ST. LOUIS -- St. Louis Blues defenseman Jay Bouwmeester will play his 1,000th NHL game against the New York Rangers on Tuesday (7 p.m. ET; MSG+, FS-MW, NHL.TV).
Bouwmeester may be quiet in demeanor and personality, but it's far from the case on the ice.
The 33-year-old, who was selected by the Florida Panthers with the No. 3 pick of the 2002 NHL Draft, doesn't garner much attention off the ice. But on it, his presence has been felt since the day he made his NHL debut with the Panthers against the Tampa Bay Lightning on Oct. 10, 2002.
"He's quiet in public, but he's not quiet in the locker room," Blues coach Ken Hitchcock said of Bouwmeester, who has 81 goals and 296 assists in 999 regular-season games with the Panthers (471 games), Calgary Flames (279) and Blues (249). "He says the right things at the right time that need to be said when you need it to be said. He doesn't waste any time. He has the gift that his mother [Gena] gave him."
Bouwmeester will become the 307th NHL player and 17th active player to play 1,000 games.
"I'd be lying if I said it wasn't [exciting]," Bouwmeester said. "It's a pretty big milestone. When you start your career, to say you'll play 1,000 games, you don't think that far ahead. It's one of those things where a milestone comes up that causes you to kind of look back and reflect a little bit. It's just a neat number, a neat thing to do. It goes by fast. It doesn't seem like you've done this a thousand times. It's crazy. I've played with a few guys that have kind of hit that number and you kind of think like, 'Wow, that guy's been around for a while.' It's just something cool.
"... My first game was with Florida, we played at home against Tampa. Actually, our first exhibition game was in Montreal, and I thought, 'A game in Montreal.' I thought they were all going to be like that. I remember it. You remember the early ones and not a lot in between. It's funny to the guys you played back with on those teams. Not many of them are around anymore."
In addition to his NHL success, Bouwmeester has won five gold medals playing internationally for Canada: the IIHF World Championship in 2003 and 2004, the World Cup in 2004 and 2016, and the 2014 Sochi Olympics. In all he's played for Canada at 11 international tournaments.
Bouwmeester's ability to stay relatively healthy for most of his 14 seasons has helped him build a solid career. He played 737 straight games from March 6, 2004 to Nov. 22, 2014; it's the fifth-longest consecutive games played streak in League history. Doug Jarvis is the leader with 964 consecutive games.
Video: SJS@STL: Bouwmeester scores on a slap shot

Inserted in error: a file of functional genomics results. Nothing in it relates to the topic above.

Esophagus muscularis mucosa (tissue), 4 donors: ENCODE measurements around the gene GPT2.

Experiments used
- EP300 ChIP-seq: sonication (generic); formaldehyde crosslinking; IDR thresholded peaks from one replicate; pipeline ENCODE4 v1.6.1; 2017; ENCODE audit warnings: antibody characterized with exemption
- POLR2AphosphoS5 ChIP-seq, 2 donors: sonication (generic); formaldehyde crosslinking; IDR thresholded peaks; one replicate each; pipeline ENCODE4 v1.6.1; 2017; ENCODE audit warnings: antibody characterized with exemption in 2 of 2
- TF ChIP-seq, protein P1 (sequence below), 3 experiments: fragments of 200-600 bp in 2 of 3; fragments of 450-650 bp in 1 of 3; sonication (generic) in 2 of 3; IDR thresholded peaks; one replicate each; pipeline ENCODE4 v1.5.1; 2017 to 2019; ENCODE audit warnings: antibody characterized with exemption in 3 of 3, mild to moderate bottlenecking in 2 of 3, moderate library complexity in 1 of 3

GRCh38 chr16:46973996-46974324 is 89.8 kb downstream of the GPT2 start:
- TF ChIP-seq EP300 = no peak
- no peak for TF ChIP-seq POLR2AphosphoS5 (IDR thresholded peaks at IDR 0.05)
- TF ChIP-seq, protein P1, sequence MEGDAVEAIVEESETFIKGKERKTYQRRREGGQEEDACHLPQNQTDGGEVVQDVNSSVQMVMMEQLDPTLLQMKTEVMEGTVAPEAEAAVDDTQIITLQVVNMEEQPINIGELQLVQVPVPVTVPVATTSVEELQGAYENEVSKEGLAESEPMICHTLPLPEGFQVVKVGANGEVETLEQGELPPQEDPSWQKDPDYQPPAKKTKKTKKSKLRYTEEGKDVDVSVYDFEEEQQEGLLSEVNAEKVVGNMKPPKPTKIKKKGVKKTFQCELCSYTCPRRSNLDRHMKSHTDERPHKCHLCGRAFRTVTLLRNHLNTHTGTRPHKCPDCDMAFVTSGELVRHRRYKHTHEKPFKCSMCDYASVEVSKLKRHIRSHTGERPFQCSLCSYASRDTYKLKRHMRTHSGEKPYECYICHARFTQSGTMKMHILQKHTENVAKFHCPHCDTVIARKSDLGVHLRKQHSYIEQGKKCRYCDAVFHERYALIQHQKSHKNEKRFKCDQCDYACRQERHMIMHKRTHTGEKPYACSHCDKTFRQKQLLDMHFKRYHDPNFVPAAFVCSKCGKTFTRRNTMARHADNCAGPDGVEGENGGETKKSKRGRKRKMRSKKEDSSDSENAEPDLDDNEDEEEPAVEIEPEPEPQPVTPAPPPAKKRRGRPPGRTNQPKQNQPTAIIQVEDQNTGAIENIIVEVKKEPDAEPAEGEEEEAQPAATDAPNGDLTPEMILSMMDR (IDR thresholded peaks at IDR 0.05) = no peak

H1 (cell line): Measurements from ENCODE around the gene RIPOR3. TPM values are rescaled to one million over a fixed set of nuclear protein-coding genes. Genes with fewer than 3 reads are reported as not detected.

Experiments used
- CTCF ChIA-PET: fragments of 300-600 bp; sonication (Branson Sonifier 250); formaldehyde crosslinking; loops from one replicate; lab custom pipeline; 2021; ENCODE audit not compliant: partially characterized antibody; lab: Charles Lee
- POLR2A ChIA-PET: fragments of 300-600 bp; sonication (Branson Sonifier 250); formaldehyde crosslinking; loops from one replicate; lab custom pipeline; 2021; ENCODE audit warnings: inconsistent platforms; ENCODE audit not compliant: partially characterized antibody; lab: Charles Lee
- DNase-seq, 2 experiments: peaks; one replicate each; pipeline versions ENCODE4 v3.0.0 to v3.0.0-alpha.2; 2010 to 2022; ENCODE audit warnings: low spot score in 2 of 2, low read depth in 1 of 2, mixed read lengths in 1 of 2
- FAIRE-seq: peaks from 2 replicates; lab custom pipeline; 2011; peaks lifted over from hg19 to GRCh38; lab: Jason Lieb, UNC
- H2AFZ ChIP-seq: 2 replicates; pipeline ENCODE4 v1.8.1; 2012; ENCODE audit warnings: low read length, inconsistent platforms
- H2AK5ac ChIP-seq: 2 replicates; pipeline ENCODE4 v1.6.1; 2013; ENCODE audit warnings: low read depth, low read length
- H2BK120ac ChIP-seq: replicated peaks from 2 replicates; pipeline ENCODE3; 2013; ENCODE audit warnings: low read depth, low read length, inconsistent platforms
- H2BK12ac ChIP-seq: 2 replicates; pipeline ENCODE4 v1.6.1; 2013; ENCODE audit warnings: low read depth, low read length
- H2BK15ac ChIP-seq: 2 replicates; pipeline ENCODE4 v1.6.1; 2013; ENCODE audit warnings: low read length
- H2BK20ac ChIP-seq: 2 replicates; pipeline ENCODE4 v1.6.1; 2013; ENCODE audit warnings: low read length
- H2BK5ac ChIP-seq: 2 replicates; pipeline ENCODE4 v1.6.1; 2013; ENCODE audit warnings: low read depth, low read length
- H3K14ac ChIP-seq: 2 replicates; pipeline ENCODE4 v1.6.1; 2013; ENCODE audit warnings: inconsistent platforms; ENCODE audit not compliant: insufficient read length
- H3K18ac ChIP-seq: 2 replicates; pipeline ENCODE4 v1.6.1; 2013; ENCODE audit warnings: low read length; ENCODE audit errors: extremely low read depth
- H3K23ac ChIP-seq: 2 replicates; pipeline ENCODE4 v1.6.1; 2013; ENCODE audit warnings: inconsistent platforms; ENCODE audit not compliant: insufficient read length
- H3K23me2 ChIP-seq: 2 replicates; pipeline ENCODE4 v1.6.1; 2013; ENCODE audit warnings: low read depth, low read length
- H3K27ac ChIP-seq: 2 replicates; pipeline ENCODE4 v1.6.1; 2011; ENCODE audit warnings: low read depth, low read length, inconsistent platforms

"Being healthy is a big thing. I've been lucky," Bouwmeester said. "I haven't had any major injuries that cause you lose to lose a big chunk of time during the season. Stuff happens that you can't really control. I've been lucky with that. I think as you get older, as you play longer, you kind of realize what works for you, and what you need to do in the summers to prepare for the season and during the year. Everyone works out in the summertime now, but during the year you have to do a little bit more and just kind of take care of yourself a little bit better."
The Blues acquired Bouwmeester on April 1, 2013, and one of his roles has been mentoring defenseman Alex Pietrangelo, who was named captain Aug. 25, and they have formed one of the more reliable defense pairings in the game.
"He makes my life a lot easier than it can be," Pietrangelo said. "You just watch what he does out there. I think both of us will say the same thing. We have good camaraderie, we read off each other well. He's smart and he does everything well on the ice. When you have a guy that's as well-rounded as he is, it makes life easier for everybody out there.
"There's a reason why he's played 1,000 games. He's pretty reliable. Night in, night out, you know what you're going to get from [Bouwmeester]. He's consistent. That's why he's a pro and one of the best I've ever seen."
Bouwmeester came into the League at a time when bigger was better. Despite the evolution to a more speed-based game, he said he doesn't see himself retiring anytime soon.
"I'm still having fun, I still like it," Bouwmeester said. "We have a good team here, so that makes everything more exciting. I'm 33; I don't feel real old or anything like that. I think I can still play. A couple years down the line you kind of see where you're at and the way the League's going. It's getting younger. I was reading something the other day that there are only 20-some guys over 35 now left. That's crazy. Usually there used to be at least three or four on every team. We'll see, but I'm not looking too far down the road."